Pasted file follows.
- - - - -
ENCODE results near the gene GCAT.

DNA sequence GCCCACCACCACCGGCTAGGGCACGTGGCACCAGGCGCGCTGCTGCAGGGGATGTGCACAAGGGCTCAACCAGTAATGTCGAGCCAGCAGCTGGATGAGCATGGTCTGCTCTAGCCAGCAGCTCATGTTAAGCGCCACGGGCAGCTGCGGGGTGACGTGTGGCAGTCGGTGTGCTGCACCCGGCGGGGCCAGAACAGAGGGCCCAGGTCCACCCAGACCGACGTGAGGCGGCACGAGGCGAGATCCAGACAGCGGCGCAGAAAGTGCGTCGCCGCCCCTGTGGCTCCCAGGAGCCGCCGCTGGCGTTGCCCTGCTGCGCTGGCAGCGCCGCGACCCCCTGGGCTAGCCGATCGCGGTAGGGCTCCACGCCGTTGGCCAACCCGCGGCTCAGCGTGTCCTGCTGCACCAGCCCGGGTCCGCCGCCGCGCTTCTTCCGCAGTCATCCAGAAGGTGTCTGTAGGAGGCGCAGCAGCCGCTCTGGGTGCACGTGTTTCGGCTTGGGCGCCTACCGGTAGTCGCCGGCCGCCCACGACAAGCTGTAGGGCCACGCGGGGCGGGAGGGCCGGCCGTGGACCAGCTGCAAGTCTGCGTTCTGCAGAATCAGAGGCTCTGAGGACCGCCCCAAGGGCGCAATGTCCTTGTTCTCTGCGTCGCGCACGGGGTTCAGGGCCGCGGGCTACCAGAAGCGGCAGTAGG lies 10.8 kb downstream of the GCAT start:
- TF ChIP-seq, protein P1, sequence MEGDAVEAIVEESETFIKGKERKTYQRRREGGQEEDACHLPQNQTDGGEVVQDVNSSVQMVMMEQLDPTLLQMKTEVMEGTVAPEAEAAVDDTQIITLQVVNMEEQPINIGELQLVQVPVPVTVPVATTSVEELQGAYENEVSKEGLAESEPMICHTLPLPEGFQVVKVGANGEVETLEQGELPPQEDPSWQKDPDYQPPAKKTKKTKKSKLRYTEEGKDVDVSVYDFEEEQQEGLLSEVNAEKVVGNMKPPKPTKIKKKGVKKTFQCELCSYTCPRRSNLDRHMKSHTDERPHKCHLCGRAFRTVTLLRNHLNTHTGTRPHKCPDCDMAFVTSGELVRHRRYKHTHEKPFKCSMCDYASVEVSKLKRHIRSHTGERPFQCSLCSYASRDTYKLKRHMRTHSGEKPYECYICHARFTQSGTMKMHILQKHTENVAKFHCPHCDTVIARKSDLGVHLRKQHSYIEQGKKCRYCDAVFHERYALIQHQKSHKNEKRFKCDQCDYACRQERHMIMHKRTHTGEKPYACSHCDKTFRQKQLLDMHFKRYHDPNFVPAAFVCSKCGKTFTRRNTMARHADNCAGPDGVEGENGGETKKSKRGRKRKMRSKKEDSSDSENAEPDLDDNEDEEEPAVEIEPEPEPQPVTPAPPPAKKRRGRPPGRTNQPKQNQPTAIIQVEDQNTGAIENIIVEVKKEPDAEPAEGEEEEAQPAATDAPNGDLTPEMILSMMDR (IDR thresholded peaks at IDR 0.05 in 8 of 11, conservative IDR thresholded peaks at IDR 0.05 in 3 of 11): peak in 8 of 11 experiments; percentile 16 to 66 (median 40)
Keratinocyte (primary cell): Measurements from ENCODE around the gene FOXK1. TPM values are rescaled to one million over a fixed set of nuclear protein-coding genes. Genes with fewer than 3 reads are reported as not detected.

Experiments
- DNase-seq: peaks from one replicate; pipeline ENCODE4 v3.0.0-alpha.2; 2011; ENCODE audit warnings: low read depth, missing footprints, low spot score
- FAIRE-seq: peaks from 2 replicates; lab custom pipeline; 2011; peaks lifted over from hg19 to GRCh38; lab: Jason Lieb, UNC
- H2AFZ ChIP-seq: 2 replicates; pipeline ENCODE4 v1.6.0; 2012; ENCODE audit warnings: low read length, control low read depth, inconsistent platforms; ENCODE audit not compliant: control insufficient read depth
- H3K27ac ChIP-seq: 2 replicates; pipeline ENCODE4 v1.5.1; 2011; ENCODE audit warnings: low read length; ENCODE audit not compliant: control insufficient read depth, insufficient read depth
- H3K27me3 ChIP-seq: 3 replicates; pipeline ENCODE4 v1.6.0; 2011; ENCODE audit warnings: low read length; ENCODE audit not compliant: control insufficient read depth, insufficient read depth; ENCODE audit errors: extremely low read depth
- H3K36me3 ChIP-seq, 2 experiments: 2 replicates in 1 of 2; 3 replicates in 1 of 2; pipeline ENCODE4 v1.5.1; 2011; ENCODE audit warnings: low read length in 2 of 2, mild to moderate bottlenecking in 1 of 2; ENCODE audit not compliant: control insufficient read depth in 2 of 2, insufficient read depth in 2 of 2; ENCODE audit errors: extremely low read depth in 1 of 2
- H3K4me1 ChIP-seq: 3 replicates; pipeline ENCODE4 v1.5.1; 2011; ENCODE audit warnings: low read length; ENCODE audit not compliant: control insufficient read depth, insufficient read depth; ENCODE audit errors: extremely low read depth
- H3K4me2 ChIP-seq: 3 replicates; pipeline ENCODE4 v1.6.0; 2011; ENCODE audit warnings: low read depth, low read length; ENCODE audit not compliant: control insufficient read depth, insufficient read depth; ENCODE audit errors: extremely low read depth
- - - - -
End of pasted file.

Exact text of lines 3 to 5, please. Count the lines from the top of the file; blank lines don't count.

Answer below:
- TF ChIP-seq, protein P1, sequence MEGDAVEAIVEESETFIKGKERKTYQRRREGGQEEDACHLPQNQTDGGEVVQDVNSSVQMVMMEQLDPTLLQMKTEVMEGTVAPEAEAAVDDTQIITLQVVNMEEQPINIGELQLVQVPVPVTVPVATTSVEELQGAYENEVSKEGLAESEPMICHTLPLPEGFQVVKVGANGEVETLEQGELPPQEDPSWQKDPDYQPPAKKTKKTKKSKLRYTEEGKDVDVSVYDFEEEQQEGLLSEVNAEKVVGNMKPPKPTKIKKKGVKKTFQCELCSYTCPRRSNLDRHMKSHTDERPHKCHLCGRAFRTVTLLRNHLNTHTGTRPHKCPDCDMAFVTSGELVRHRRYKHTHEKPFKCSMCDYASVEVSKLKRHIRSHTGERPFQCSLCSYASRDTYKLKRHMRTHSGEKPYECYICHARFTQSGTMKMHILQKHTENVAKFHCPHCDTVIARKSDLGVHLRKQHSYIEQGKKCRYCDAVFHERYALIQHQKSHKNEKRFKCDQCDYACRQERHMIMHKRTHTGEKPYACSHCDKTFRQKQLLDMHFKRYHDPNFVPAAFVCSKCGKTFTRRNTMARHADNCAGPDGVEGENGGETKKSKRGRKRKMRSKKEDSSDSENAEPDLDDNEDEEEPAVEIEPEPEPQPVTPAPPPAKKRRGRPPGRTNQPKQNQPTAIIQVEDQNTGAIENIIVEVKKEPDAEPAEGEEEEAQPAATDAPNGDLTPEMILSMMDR (IDR thresholded peaks at IDR 0.05 in 8 of 11, conservative IDR thresholded peaks at IDR 0.05 in 3 of 11): peak in 8 of 11 experiments; percentile 16 to 66 (median 40)
Keratinocyte (primary cell): Measurements from ENCODE around the gene FOXK1. TPM values are rescaled to one million over a fixed set of nuclear protein-coding genes. Genes with fewer than 3 reads are reported as not detected.

Experiments